JavaScript
Article
By Michael Wanyoike

Local REST JSON File

By Michael Wanyoike

In modern web development it is common to set up API services to connect applications to databases. Often, API services will use XML or JSON formats to exchange data between the client and the server.


July 27th, 2017: This article series was rewritten with up-to-date information and fresh examples.


In this example, we shall look at a custom NodeJS API service built using FeathersJS. If you haven’t done so, download the project as documented in the Intro JSON Examples page.

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Next, ensure you have MongoDB running on your system. By default, the API service will access a database called api and will create or overwrite a collection named customers. You can set up your own database connection parameters in the following file api/config/default.json if you need to change it:

// api/config/default.json`

{
  "host": "localhost",
  "port": 3030,
  "public": "../public/",
  "paginate": {
    "default": 10,
    "max": 50
  },
  "mongodb": "mongodb://localhost:27017/api"
}

Next, install dependencies and start the API server:

cd api
npm install
npm start

After a few seconds, some fake data will be generated and then the API service will be ready to serve requests. Launch your browser with the URL: http://localhost:3030/customers. You should be greeted by generated customer data in JSON format. Below is the output in pretty format:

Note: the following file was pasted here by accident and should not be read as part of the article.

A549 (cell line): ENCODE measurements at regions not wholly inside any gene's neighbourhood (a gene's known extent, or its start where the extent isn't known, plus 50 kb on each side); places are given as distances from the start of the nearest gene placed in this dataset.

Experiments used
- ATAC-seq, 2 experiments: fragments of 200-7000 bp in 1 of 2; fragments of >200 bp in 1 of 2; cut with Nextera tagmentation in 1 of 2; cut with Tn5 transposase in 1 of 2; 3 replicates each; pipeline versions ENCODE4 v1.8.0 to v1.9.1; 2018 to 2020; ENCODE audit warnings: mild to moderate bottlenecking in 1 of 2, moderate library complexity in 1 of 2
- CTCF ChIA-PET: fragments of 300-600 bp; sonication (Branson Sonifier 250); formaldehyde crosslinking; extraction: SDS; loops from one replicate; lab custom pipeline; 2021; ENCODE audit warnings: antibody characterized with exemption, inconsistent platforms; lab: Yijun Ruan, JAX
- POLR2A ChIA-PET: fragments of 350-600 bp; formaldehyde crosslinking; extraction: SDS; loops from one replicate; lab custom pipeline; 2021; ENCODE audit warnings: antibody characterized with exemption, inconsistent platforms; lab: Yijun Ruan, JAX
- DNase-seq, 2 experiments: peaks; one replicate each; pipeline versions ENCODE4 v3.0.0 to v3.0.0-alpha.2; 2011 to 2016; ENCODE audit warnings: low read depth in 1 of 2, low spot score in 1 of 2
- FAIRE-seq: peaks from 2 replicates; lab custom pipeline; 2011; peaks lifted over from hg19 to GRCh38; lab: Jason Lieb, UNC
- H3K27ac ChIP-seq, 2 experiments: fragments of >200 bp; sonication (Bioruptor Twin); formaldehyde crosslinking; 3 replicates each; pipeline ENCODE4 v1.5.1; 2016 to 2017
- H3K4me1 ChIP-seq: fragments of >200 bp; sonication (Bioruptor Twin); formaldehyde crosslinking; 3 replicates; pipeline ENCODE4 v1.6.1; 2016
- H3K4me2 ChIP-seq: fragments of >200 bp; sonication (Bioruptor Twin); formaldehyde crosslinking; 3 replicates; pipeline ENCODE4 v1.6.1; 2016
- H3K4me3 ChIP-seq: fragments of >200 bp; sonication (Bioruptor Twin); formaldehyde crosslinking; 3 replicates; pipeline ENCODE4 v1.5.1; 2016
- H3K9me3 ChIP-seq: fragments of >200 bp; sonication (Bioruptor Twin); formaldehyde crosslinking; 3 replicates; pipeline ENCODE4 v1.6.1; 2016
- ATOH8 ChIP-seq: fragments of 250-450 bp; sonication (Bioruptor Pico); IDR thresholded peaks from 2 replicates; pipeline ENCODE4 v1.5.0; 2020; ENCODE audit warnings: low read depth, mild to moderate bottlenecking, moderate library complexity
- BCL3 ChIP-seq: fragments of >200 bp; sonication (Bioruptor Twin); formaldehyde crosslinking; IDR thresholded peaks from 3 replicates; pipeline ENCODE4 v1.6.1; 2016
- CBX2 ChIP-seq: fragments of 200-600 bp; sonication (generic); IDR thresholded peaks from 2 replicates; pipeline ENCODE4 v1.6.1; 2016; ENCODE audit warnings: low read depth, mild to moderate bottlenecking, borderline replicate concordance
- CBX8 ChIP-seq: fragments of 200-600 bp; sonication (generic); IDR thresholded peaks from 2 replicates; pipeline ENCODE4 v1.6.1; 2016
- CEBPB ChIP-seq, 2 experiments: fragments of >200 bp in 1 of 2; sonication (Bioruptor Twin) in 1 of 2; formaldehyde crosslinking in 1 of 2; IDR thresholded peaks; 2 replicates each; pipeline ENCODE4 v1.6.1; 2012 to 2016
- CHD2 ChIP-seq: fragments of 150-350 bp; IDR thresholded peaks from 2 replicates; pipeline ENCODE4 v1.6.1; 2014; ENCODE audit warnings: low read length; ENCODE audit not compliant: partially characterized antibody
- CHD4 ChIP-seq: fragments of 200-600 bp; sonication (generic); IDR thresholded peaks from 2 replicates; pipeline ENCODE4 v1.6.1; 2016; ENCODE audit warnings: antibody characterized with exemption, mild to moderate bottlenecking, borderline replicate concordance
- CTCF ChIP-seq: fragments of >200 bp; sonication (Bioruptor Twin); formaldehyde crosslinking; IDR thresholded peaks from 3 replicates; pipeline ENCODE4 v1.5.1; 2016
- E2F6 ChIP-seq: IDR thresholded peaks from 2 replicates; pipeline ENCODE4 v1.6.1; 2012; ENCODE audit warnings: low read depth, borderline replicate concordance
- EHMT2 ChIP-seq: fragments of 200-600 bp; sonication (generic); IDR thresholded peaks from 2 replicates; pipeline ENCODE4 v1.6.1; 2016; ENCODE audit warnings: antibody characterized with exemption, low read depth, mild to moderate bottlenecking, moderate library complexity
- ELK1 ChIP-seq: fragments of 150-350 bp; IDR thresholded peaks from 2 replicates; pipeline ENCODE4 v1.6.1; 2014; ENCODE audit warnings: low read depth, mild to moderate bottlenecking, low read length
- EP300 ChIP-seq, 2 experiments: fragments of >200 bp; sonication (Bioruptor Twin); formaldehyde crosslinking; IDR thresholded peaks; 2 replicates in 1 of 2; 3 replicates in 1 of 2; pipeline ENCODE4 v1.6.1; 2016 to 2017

Partial Output:

{
  "total": 25,
  "limit": 10,
  "skip": 0,
  "data": [{
    "_id": "5968fcad629fa84ab65a5247",
    "first_name": "Sabrina",
    "last_name": "Mayert",
    "address": "69756 Wendy Junction",
    "phone": "1-406-866-3476 x478",
    "email": "donny54@yahoo.com",
    "updatedAt": "2017-07-14T17:17:33.010Z",
    "createdAt": "2017-07-14T17:17:33.010Z",
    "__v": 0
  }, {
    "_id": "5968fcad629fa84ab65a5246",
    "first_name": "Taryn",
    "last_name": "Dietrich",
    "address": "42080 Federico Greens",
    "phone": "(197) 679-7020 x98462",
    "email": "betty_schaefer1@gmail.com",
    "updatedAt": "2017-07-14T17:17:33.006Z",
    "createdAt": "2017-07-14T17:17:33.006Z",
    "__v": 0
  },
  ...
  ]
}

You can then use this JSON data to populate your front-end views. The beauty of JSON is that it abstracts the underlying technology running your database. You can easily switch to a different database type without changing your front-end logic.

Also: See more JSON examples.

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